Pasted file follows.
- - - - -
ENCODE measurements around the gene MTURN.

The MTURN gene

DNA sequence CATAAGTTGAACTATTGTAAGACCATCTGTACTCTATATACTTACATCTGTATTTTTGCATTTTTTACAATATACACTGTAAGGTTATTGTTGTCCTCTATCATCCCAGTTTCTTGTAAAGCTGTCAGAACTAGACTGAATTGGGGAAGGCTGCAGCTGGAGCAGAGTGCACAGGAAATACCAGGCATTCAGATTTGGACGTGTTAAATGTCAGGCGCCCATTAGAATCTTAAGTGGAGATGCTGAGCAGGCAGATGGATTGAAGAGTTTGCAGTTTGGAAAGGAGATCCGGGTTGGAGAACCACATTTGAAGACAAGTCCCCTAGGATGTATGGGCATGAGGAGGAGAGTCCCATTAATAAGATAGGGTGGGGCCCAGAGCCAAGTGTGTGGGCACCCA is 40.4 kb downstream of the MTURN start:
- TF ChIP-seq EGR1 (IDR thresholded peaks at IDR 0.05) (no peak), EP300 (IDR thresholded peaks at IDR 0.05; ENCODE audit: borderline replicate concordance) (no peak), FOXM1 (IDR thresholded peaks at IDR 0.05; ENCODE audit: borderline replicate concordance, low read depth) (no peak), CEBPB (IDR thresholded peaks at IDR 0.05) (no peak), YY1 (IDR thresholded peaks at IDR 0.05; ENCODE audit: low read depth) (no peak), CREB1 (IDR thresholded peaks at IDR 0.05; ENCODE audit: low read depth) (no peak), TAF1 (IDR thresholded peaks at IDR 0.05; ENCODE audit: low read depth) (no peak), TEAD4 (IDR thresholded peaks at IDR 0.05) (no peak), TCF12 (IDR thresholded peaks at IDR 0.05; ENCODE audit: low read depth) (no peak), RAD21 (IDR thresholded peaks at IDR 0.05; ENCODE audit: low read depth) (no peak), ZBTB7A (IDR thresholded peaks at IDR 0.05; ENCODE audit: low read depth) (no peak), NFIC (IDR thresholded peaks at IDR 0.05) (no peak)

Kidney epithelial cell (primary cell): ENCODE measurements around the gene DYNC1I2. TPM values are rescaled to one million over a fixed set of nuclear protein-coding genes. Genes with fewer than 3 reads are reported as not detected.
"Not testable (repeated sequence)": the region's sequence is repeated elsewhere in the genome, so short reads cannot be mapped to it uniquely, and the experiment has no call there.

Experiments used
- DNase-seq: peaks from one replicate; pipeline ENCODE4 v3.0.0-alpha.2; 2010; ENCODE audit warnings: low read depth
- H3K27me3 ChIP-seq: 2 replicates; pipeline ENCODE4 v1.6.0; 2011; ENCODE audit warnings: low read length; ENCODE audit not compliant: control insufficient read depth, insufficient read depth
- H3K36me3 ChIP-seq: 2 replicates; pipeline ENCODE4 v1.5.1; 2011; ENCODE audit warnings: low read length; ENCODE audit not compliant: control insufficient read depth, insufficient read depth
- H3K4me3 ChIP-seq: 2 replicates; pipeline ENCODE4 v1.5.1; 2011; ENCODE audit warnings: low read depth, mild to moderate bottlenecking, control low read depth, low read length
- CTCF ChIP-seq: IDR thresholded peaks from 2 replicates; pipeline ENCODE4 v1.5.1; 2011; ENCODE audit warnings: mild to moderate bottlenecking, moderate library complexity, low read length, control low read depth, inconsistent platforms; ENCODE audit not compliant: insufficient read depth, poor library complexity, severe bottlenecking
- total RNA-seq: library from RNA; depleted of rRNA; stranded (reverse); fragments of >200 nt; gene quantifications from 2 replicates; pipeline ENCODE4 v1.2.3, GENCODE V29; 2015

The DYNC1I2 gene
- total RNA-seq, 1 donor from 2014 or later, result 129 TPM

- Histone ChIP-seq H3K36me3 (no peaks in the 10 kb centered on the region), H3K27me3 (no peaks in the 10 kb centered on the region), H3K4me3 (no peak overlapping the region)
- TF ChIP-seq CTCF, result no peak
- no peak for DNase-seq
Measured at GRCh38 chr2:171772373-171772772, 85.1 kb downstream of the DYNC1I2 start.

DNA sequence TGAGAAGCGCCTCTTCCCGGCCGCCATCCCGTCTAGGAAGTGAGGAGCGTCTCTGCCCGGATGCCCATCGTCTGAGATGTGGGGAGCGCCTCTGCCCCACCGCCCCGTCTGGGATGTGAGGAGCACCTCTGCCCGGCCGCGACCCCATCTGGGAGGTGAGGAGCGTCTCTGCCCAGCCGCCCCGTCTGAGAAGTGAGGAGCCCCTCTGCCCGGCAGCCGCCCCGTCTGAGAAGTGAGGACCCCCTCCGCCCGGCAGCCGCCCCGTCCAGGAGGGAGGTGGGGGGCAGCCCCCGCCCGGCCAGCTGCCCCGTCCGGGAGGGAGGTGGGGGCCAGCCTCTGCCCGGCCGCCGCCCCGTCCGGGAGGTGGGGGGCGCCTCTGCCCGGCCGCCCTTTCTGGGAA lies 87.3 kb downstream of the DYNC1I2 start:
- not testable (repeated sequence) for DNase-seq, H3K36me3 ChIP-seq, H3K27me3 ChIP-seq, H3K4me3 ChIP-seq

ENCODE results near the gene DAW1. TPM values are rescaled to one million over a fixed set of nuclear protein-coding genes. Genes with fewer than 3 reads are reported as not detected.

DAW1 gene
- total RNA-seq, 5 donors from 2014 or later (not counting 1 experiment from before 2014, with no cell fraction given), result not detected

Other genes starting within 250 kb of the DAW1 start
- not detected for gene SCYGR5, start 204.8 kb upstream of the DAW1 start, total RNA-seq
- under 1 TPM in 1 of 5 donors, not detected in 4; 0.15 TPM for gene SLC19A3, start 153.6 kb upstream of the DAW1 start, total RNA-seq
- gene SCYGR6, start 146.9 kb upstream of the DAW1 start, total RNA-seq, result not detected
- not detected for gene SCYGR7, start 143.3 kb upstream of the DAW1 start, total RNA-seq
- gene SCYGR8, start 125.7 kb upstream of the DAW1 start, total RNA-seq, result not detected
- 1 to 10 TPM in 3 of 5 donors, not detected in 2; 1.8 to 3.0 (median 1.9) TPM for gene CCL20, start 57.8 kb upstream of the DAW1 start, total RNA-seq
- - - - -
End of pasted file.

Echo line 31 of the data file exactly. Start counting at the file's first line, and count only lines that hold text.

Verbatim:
- 1 to 10 TPM in 3 of 5 donors, not detected in 2; 1.8 to 3.0 (median 1.9) TPM for gene CCL20, start 57.8 kb upstream of the DAW1 start, total RNA-seq